A little part of me kind wished we took a couple of days from Bora Bora on our last trip and instead had a free stop on Rangiroa as part of our multi-island pass. But I can say that I’ve enjoyed Bora Bora fully and don’t see a strong need to go back.
Lastly, I would like more time on the main island of Tahiti and the neighboring island of Moorea accessible by ferry on our way in or out of the smaller islands. Resort stays here would be much cheaper. Secondly, there are some additional diving options on Moorea and hiking options on Tahiti.
While getting to French Polynesia is cheaper now with competition from budget airlines and added routes from the traditional airlines, staying on the remote islands isn’t so cheap. This is especially true with a visit to one of the resorts on the atoll on Bora Bora. This trip was the highest cost per day for us ever and amongst the most we’ve spent on a trip in total. The total out of pocket cost was USD$6056.54 and we redeemed USD$2305.40 equivalent of points and miles based on Frequent Milers Reasonable Redemption Valuation, though the amount we saved with the points were well beyond that. Getting away with just over USD$500 for more than a week of housing on the islands was a job well done in my books.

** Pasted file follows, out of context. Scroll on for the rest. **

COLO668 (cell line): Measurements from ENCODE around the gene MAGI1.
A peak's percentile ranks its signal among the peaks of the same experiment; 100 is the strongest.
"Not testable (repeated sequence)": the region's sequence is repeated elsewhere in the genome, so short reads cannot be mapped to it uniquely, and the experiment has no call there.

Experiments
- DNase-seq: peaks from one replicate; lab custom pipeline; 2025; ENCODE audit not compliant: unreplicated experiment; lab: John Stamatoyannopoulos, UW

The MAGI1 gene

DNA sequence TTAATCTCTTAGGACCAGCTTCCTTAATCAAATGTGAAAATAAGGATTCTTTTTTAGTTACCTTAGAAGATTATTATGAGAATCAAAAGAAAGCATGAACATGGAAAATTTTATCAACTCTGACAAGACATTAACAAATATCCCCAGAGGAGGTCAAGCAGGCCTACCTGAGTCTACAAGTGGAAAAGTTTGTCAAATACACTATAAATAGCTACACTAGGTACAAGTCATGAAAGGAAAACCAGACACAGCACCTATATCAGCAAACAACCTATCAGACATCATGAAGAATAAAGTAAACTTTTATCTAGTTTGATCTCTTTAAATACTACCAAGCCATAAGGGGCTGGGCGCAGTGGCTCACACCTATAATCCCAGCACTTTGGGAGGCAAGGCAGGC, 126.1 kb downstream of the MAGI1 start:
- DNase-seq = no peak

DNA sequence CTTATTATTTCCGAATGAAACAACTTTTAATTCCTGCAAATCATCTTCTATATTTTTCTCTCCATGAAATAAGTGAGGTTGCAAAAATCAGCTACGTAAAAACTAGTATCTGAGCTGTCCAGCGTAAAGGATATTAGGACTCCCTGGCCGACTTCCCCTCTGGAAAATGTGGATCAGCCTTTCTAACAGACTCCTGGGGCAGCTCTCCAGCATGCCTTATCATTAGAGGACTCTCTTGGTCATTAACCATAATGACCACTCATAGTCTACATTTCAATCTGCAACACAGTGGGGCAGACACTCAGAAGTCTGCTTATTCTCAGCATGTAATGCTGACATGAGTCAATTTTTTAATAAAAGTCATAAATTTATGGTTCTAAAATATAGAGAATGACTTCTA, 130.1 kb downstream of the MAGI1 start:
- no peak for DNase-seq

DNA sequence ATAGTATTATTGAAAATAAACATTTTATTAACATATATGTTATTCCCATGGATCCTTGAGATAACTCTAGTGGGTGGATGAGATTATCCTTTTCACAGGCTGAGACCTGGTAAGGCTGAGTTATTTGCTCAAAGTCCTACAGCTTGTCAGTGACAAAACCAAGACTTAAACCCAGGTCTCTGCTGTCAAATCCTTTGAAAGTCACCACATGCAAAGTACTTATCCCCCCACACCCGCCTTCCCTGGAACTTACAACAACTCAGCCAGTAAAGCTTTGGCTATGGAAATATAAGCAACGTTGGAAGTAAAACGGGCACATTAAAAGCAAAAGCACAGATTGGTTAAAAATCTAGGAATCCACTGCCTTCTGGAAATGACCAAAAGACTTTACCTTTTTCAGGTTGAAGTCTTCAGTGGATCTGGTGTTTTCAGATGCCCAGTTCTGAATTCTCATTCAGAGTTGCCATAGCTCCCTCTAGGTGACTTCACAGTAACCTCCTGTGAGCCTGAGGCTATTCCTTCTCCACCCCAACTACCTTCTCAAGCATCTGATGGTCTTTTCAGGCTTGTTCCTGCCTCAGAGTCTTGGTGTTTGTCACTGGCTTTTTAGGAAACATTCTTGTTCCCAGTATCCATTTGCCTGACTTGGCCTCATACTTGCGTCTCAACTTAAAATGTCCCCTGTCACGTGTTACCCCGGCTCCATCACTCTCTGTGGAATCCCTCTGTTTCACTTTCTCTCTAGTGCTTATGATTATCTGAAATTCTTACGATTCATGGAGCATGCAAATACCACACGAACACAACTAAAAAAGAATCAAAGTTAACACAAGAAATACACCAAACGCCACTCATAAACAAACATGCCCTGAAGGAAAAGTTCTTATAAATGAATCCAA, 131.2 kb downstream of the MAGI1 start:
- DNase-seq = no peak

The biggest cost for our trip was our scuba diving and related activities. Typically, our activities are lower cost since we typically just walk up a mountain. Our other major expense were the inter-island flights and purchasing a portion of the points needed for our award flight redemptions.
Other than that, the typical costs were all higher due to the remoteness of the islands including even loading up on groceries. Full details of our costs are listed as below.
During our trip, we were received USD$200 United flight voucher for our flight delay, 2770 Marriott points, and 13432 IHG points. The valuation of the points according to Frequent Milers Reasonable Redemption Valuation were USD$96.51.